If you have already learned that Romanian is part of the Romance language family, which shares the same common ancestor (Latin), then you can probably imagine that Romanian is very close to the other languages with which it is related – French, Italian, Spanish and Portuguese. And indeed you are very much right. Romanian IS very close to them, with a special mention in relation to Italian. You have probably heard that if a Romanian listens to a conversation between two Italians he will understand very much, almost everything, of the other’s discussion. And this is because, of all the languages mentioned, Romanian is in the closest relationship to Italian, especially in terms of vocabulary. Some linguistic researchers have gone so far as to estimate that the two languages share up to 77% of their vocabulary, with slight differences in terminology between the two lexical variants. That being the case, you might get the impression that the two languages sound almost identical, and yet things are not quite like that. If Romanians will understand a conversation between Italians or Spaniards, often the other way around too, a conversation between Romanians will not sound to a foreigner the way a conversation between others sounds. And then…
How does Romanian sound for foreigners?
Here opinions are quite divided and of course, there are subjective elements that will always affect the perception of a particular language for foreigners. Not to mention the fact that foreigners may also perceive another language quite differently, depending on how they relate the sound of the language to their own background and the sound of their own native language.
In the case of Romanian, the situation is special. Although it is derived from Vulgar Latin, like the other Romance languages, in territorial terms Romanian developed in a geographical area somewhat separate from the Mediterranean basin, where the other languages of the same family lived together relatively close to each other. Over time, it was inevitable that the Romanian language would be influenced, both in terms of vocabulary but also in terms of sound, in the way it is spoken, by the languages of the peoples that surrounded it. From this point of view, Romanian has been influenced mainly by Slavic languages, but also by Hungarian, Turkish and German, for example.
This is why, although the Romanian language is very beautiful and melodious, its sonority does not lead to that of Italian or French. The Slavic influence and the harsher way in which certain consonants are pronounced (such as the consonant L for example) reveal an undeniable Russian influence. This is why some foreigners claim that for them Romanian sounds like an Italian (or why not Latin) spoken by a Russian, or a Serb. Others confessed that to them the Romanian they heard spoken by natives had an overwhelming similarity to Portuguese. And this is explainable, given some of the harsher sounds of Romanian (Ș, Ț, Ă,Î) and the fact that of all the languages mentioned, Portuguese is perhaps the harshest sounding.
What foreigners perceive when they hear Romanian seems to reflect a sonority that is neither as soft as French nor as sharp as Spanish. It is somewhere in between, perhaps closer to Portuguese or, as I have already said, like Italian spoken with a Russian accent.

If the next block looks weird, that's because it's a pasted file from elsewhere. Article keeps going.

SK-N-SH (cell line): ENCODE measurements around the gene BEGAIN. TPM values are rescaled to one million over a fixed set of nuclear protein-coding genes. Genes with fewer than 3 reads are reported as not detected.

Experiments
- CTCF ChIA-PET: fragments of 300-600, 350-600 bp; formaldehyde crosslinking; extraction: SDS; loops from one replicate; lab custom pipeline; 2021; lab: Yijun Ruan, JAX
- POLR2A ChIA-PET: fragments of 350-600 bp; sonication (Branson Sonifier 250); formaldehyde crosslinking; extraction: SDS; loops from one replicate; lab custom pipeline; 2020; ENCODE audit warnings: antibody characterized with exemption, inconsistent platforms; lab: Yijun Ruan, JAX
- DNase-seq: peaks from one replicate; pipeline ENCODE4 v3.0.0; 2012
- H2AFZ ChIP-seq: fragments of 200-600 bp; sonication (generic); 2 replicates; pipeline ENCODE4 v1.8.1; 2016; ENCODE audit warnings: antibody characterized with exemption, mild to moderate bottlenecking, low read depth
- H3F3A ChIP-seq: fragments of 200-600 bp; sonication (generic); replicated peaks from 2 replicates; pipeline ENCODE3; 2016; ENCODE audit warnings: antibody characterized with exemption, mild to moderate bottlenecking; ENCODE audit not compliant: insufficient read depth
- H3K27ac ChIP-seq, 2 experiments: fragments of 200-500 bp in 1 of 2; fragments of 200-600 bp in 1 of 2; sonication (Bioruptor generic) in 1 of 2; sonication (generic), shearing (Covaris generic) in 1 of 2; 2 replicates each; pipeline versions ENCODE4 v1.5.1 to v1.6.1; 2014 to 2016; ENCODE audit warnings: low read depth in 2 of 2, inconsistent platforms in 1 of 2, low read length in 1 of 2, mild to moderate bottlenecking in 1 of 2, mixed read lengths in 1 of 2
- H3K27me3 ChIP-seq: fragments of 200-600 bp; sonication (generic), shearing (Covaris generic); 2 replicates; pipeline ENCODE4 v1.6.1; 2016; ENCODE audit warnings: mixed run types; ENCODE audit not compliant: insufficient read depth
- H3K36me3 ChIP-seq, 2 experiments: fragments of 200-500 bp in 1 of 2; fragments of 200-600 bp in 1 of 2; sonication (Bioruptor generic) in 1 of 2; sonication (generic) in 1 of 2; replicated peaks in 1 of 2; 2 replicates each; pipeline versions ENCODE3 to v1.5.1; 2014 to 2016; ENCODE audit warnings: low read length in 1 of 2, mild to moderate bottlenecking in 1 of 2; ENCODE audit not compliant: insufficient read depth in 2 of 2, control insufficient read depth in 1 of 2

What does Romanian sound like to Americans?
An interesting thing happens to native English speakers. Of course, there are exceptions and nuances, but most of them tend to perceive Romanian – at least when they hear it for the first time and without any other context related to the situation – as a Slavic language. But if they have the chance to hear languages like Russian, Polish or Czech, they soon realize that Romanian is a different language from them. This is also the case for Russians who, if they arrive in Romania, expect to understand quite a lot but are surprised to discover, apart from a few vocabulary items borrowed from Russian, a language that is completely different from their own, both in terms of lexicon and sound.
Returning to English speakers, after the first impression – that they are listening to a Slavic language – they realize that it is in fact something else, which they also seem to tend to associate more with Portuguese.
To try to be objective, we must say that just as the sonority of the Romanian language is different depending on the native language of the listener, so is the area of Romania in which the Romanian language is heard. It is generally considered that the language spoken in the southeast, in Bucharest and adjacent areas, is much closer to Italian than the Romanian language spoken further north, where Hungarian or Germanic influences are more likely to be felt.
Regardless of all these details and questions, Romanian is indeed a language that is as beautiful as it is interesting. If you hear a poem recited in Romanian, you will be captivated by its melodiousness, even if you don’t understand the words. At the same time, it is a language that gives you the words to express absolutely every feeling, mood, and sensation on the face of the earth. In fact, why not say it with a little pride, it will help you to express emotional states that you cannot express in any other language but Romanian. Yes! That’s right. There are untranslatable words in the Romanian language, a fact certified even by Unesco. But about that, in a future post 🙂
Until then, if you want to discover the mysteries and treasures of this wonderful language, write to us here for a free 30-minute Romanian lesson.